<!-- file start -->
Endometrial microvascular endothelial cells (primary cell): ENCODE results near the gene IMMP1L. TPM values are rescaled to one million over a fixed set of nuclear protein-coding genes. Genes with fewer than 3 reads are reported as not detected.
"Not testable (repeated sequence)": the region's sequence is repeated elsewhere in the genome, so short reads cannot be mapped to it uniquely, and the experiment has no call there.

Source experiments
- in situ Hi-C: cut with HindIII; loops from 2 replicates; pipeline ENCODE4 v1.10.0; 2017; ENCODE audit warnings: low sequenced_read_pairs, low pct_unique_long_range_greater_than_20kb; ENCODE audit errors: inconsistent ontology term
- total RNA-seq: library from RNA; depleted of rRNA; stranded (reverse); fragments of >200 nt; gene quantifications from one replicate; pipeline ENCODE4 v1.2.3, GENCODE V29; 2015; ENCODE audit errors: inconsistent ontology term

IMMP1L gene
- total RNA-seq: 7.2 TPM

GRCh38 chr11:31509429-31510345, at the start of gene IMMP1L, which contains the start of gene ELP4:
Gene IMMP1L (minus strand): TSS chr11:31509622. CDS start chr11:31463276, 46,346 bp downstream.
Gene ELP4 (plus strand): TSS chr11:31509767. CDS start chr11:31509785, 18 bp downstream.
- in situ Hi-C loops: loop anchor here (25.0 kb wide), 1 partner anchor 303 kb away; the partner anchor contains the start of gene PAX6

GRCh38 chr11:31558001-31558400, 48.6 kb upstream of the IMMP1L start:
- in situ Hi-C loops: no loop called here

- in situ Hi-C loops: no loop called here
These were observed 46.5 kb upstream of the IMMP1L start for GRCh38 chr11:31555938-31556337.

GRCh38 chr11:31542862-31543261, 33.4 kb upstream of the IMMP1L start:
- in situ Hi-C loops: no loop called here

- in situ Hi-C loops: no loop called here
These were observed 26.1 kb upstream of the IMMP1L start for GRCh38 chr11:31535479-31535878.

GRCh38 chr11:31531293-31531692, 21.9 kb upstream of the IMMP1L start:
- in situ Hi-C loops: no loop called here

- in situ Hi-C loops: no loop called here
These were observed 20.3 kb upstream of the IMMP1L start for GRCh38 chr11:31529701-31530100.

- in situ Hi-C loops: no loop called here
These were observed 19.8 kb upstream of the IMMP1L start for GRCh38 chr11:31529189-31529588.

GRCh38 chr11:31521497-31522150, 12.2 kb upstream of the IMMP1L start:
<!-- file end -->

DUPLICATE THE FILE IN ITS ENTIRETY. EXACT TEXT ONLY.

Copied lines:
Endometrial microvascular endothelial cells (primary cell): ENCODE results near the gene IMMP1L. TPM values are rescaled to one million over a fixed set of nuclear protein-coding genes. Genes with fewer than 3 reads are reported as not detected.
"Not testable (repeated sequence)": the region's sequence is repeated elsewhere in the genome, so short reads cannot be mapped to it uniquely, and the experiment has no call there.

Source experiments
- in situ Hi-C: cut with HindIII; loops from 2 replicates; pipeline ENCODE4 v1.10.0; 2017; ENCODE audit warnings: low sequenced_read_pairs, low pct_unique_long_range_greater_than_20kb; ENCODE audit errors: inconsistent ontology term
- total RNA-seq: library from RNA; depleted of rRNA; stranded (reverse); fragments of >200 nt; gene quantifications from one replicate; pipeline ENCODE4 v1.2.3, GENCODE V29; 2015; ENCODE audit errors: inconsistent ontology term

IMMP1L gene
- total RNA-seq: 7.2 TPM

GRCh38 chr11:31509429-31510345, at the start of gene IMMP1L, which contains the start of gene ELP4:
Gene IMMP1L (minus strand): TSS chr11:31509622. CDS start chr11:31463276, 46,346 bp downstream.
Gene ELP4 (plus strand): TSS chr11:31509767. CDS start chr11:31509785, 18 bp downstream.
- in situ Hi-C loops: loop anchor here (25.0 kb wide), 1 partner anchor 303 kb away; the partner anchor contains the start of gene PAX6

GRCh38 chr11:31558001-31558400, 48.6 kb upstream of the IMMP1L start:
- in situ Hi-C loops: no loop called here

- in situ Hi-C loops: no loop called here
These were observed 46.5 kb upstream of the IMMP1L start for GRCh38 chr11:31555938-31556337.

GRCh38 chr11:31542862-31543261, 33.4 kb upstream of the IMMP1L start:
- in situ Hi-C loops: no loop called here

- in situ Hi-C loops: no loop called here
These were observed 26.1 kb upstream of the IMMP1L start for GRCh38 chr11:31535479-31535878.

GRCh38 chr11:31531293-31531692, 21.9 kb upstream of the IMMP1L start:
- in situ Hi-C loops: no loop called here

- in situ Hi-C loops: no loop called here
These were observed 20.3 kb upstream of the IMMP1L start for GRCh38 chr11:31529701-31530100.

- in situ Hi-C loops: no loop called here
These were observed 19.8 kb upstream of the IMMP1L start for GRCh38 chr11:31529189-31529588.

GRCh38 chr11:31521497-31522150, 12.2 kb upstream of the IMMP1L start: